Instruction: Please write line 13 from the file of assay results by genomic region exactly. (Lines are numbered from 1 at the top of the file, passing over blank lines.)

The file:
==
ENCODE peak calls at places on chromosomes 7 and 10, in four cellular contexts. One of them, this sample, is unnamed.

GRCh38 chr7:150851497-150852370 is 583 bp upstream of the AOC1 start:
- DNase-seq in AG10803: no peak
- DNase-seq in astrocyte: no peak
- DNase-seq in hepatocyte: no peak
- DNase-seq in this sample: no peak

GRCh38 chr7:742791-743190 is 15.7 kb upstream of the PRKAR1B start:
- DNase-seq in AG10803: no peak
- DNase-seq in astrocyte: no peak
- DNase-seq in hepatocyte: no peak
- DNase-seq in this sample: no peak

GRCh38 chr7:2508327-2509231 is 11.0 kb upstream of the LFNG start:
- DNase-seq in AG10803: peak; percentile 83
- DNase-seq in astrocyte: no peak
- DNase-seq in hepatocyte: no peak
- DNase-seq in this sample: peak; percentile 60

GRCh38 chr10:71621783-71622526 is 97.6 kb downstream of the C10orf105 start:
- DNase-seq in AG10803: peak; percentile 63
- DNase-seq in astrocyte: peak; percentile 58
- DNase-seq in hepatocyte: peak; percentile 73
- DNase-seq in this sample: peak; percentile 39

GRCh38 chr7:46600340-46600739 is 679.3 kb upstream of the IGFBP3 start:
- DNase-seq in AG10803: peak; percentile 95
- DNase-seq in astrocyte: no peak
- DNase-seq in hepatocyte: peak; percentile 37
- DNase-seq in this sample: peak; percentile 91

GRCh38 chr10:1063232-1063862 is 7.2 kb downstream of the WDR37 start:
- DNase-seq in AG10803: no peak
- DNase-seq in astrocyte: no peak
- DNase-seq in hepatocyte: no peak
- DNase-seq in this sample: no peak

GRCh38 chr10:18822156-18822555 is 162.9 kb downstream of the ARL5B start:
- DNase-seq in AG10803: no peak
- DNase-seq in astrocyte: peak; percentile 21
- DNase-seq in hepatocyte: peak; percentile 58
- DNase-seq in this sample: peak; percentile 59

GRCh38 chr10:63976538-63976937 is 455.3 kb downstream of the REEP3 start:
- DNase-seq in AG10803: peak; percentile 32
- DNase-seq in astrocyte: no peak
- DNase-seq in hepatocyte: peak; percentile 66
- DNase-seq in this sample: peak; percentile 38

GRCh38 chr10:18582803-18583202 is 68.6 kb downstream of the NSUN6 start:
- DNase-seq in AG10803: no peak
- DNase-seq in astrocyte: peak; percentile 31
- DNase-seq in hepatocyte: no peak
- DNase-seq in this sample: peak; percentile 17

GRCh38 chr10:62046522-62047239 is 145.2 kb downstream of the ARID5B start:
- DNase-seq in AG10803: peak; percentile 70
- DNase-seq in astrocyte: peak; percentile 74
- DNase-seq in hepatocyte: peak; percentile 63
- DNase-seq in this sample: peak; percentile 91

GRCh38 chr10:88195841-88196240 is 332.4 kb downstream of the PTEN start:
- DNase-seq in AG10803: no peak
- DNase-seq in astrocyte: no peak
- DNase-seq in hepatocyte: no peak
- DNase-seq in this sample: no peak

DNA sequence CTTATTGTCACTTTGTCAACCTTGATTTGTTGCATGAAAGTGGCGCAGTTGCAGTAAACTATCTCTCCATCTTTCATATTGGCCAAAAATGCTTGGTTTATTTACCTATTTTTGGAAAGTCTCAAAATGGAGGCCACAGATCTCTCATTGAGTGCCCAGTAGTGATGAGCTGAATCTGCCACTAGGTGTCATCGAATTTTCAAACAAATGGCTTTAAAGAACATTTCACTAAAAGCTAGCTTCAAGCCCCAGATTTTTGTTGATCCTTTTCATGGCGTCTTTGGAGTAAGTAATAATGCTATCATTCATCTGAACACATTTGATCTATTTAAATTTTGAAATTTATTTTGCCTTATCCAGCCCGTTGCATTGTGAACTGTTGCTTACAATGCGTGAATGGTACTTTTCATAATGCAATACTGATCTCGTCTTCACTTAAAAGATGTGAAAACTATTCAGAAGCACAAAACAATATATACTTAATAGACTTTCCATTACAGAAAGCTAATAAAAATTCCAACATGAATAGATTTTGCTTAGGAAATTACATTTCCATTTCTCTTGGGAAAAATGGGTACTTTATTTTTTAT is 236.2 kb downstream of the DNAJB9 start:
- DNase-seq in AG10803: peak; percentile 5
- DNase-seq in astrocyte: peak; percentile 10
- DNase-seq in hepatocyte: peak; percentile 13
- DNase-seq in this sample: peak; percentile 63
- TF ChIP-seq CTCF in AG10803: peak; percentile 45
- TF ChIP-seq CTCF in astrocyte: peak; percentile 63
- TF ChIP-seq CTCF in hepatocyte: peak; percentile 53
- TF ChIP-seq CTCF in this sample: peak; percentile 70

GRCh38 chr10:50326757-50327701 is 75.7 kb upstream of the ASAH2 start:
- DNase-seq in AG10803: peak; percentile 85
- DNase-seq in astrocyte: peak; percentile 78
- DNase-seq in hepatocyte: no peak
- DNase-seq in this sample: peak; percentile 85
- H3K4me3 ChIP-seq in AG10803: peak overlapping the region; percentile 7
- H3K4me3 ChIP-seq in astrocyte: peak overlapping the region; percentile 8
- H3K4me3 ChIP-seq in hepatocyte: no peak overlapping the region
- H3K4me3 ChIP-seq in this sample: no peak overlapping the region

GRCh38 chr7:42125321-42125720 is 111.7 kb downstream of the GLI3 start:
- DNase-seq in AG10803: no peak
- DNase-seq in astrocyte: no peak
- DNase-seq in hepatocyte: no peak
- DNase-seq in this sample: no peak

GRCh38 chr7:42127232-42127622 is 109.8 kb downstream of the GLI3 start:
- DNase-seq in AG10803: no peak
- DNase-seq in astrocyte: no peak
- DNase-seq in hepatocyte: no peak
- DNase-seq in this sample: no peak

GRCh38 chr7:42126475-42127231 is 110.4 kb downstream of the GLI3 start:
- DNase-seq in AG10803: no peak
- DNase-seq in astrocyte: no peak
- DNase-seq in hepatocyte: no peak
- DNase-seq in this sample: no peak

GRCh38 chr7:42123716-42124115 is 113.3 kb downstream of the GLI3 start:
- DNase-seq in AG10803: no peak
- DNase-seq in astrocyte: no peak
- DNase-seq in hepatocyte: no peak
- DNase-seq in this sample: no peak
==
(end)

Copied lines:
- DNase-seq in AG10803: peak; percentile 83